“When was this book written?” I looked up from my well-worn copy of Jacqueline Woodson’s If You Come Softly, and answered, “1998.” It was a question I had been predicting, as it gets asked nearly every time I share the book with my students. I had been reading a scene in which Miah (whose full name is Jeremiah), a 15-year-old black teenager, is reminiscing about a time when he was about 10 and took off running down Madison Avenue. “When his father caught up to him, he grabbed Miah’s shoulder. Don’t you ever run in a white neighborhood, he’d whispered fiercely, tears in his eyes. Then he had pulled Miah to him and held him. Ever.” (p.143)
One of the students had just asked, sounding genuinely perplexed, “Why not?” and another one had immediately answered, “Because someone might think he stole something.” “Just because he’s black?” A tilt of the head, a raised eyebrow, and pressed lips communicated the second student’s response. It was in the ensuing silence that I was asked when the book was written.
It’s odd to think of a book only 12-13 years old as historical fiction, but every year going back to 2007 when I first read it to my Humanities 7 class, there are students who take that perspective, who observe at moments like this, “But things have changed.” Usually, I follow up by asking a series of questions to get the students to examine how much things have changed and in what ways. This year, one of the students did the job for me by simply responding dryly to the above observation, “You think?”
The class erupted in a series of examples of people who proclaim they are not prejudiced but whose actions prove otherwise. One student’s plaintive cry, “But all Muslims aren’t terrorists!” expressed the frustration that all of them were feeling. Okay, they were thinking, the world might be like this, but it needn’t be. As the discussion began to diffuse and subside, I steered them back to the main point and back to the book. “It’s interesting,” I said, “that the book itself perfectly mirrors the discussion you all just had. So Miah had just been remembering his father telling him never to run in white neighborhoods, and their conversation goes like this…” “‘Times are different, Daddy,’ Miah said now. / ‘Not that different.’ / He knew his father was right.” (p.143)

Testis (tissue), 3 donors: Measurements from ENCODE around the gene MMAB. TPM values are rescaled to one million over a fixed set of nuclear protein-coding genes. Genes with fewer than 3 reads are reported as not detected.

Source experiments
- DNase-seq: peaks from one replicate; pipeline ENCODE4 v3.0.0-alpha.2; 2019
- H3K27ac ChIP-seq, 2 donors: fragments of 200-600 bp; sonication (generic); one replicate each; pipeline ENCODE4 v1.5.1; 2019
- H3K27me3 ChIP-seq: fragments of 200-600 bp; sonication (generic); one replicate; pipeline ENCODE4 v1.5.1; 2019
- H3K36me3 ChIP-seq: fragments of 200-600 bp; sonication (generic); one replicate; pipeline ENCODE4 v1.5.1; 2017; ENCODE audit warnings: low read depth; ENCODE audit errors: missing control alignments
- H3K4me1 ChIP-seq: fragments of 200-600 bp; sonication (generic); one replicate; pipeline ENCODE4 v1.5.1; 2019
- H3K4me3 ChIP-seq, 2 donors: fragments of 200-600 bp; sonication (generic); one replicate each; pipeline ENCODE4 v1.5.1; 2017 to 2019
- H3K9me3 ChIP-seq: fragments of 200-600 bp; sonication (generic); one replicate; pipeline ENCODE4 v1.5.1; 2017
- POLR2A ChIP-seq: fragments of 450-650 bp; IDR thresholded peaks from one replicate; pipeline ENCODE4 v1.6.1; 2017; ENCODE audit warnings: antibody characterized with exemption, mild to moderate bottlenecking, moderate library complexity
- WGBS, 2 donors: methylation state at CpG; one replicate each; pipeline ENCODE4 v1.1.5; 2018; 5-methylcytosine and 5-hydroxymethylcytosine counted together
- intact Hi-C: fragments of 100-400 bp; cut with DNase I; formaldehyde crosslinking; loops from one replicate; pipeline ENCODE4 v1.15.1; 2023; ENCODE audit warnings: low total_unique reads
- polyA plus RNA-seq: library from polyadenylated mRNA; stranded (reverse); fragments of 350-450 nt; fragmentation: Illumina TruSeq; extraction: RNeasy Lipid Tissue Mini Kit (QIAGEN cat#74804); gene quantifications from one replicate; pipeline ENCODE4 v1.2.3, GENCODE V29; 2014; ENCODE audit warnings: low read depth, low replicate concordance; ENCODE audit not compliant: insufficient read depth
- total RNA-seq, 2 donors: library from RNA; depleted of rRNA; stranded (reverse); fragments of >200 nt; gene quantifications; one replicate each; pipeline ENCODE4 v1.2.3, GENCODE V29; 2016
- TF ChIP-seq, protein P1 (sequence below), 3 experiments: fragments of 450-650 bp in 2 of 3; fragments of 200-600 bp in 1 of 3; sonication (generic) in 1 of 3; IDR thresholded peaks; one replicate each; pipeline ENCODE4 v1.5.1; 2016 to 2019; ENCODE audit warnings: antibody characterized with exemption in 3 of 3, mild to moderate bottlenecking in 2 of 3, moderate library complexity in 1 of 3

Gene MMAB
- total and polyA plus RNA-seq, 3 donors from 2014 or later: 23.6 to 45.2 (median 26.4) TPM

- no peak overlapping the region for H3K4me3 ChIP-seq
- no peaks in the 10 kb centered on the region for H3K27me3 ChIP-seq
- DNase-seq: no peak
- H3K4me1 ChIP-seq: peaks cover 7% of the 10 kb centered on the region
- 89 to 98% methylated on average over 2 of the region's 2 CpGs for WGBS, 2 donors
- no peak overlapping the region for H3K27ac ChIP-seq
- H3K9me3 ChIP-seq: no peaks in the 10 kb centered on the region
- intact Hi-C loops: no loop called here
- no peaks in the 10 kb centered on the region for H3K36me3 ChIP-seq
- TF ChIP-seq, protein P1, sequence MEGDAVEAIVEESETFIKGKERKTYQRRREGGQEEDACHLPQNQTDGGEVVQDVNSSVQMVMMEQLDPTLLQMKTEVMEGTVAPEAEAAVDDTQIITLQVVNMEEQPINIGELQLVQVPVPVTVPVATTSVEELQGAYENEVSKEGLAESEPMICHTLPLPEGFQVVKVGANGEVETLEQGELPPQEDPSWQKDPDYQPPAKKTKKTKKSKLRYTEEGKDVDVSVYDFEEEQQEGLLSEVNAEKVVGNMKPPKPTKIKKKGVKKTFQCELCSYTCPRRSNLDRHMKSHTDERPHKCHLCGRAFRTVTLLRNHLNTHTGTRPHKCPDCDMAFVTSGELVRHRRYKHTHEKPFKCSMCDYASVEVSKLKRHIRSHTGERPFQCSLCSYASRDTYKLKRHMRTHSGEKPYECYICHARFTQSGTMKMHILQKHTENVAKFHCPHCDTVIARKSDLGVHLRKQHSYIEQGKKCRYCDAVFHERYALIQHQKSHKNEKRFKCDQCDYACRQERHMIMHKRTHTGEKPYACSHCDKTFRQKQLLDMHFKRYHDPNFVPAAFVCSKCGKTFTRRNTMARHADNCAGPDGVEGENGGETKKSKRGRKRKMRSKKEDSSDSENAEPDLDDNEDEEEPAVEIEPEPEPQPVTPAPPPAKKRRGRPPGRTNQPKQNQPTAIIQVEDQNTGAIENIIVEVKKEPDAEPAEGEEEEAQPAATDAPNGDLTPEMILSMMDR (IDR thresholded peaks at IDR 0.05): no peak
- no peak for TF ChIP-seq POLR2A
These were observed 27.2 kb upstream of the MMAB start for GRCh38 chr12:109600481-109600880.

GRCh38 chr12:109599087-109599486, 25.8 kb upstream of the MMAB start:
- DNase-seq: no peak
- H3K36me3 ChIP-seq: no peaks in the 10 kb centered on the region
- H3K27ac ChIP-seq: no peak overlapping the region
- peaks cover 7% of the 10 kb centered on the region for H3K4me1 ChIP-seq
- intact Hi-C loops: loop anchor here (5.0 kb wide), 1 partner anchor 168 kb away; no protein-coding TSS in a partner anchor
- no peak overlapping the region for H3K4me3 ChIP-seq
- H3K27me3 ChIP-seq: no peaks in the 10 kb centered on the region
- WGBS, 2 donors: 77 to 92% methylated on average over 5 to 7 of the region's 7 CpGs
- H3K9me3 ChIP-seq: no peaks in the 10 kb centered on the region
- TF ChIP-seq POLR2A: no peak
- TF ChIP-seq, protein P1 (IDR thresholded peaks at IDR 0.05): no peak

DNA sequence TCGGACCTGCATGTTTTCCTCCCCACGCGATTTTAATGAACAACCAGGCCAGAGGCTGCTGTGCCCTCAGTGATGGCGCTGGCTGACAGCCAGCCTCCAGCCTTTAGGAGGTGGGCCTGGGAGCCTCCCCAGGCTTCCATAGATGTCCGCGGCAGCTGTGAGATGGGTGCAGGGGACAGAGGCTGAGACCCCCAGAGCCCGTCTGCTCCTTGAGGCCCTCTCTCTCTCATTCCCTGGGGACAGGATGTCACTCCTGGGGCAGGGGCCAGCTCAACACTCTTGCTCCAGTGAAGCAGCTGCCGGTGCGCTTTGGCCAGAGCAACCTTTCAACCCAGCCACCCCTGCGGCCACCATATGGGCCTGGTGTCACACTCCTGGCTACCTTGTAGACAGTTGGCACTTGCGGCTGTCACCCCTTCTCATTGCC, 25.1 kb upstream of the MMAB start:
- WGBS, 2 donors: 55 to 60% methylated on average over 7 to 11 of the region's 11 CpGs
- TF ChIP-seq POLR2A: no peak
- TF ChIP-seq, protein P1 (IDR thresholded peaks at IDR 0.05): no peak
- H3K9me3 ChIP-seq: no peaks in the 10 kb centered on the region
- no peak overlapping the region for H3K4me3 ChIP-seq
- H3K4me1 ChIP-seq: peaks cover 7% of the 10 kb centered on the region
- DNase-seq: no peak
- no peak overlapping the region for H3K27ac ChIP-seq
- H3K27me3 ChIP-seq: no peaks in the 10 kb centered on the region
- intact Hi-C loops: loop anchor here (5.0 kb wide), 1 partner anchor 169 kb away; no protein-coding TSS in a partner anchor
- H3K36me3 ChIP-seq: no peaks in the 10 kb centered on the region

Later on in the book, Miah and his girlfriend Ellie, who is white, begin to talk about meeting each other’s families. It goes well when Ellie meets Miah’s mother: “Nelia took Ellie’s hand and placed her other one over it. She held it a moment. Jeremiah smiled. He loved his mama – so, so much.” (p.160) However, Ellie is concerned about her parents’ reaction. “I used to think my family would accept anybody. No matter what color they were. I’m not so sure now.” (p.163) Her love for and trust in Jeremiah were so deep she was able to confront the far scarier part: “If they have it in them, to not like somebody because of their color – then I might have it in me.” (p.164) Rather than responding with empty reassurance or platitudes, Miah acknowledged, “I get scared of that, too. About myself.” He described a situation when two ignorant, elderly white women assumed for no good reason that Ellie was in danger from him, and went on to say, “Times like that, I hate white people. Then I have to ask myself, How can I hate white people and love you? And I don’t know how to answer that.” (p.164)
Whatever lies within us, it is the choices we make that determine who we are. This may be why so many people were ready to proclaim that we were living in a “post-racial” era when Barack Obama was elected. After all, if the country was willing to elect a black president, wasn’t anything possible? Of course, it’s not quite that simple. Just ask Allan Gribben, whose recent announcement of his intent to publish an edition of Huckleberry Finn that replaces all instances of the n-word with the word “slave” has stirred enormous controversy.
Or better yet, ask José Vilson of Teacher Leaders Network, whose blog entry “Huckleberry Finn and why Post-Racialists Get The Race Thing Wrong Again” examines the controversy. In his introduction, Mr. Vilson comments, “Of the 100 things on our list that need improvement in this country for racial relations, you chose THAT?!” Later on in the blog, after pointing out “Once we try and erase a history, we beg our society to repeat the mistakes of the past,” he explains further why he would advocate for leaving the book as written: “Because, when used in the book, it’s a harsh reminder to our communities that the word primarily ostracizes on a structural level. If we can’t have those discussions in earnest, then maybe we need a re-read of Huckleberry Finn. Maybe it’ll push us to keep having these discussions and stop acting like they never happened.”
147 years after the Emancipation Proclamation, 47 years after Martin Luther King’s “I have a dream” speech, and two years after Barack Obama was elected, we still have a lot of work to do. Books like If You Come Softly and To Kill a Mockingbird can serve as a jumping-off point for discussion, as can units like the recent “How does power affect the types, targets, and results of prejudice?” Ultimately, though, it has to be an ongoing process. Part of being our own best selves, then, is acknowledging and confronting our common and individual history, and furthermore acknowledging when we ourselves are not at our best, confronting this truth, and doing what we can to make things right.
– Bill Ivey, Stoneleigh-Burnham Middle School Dean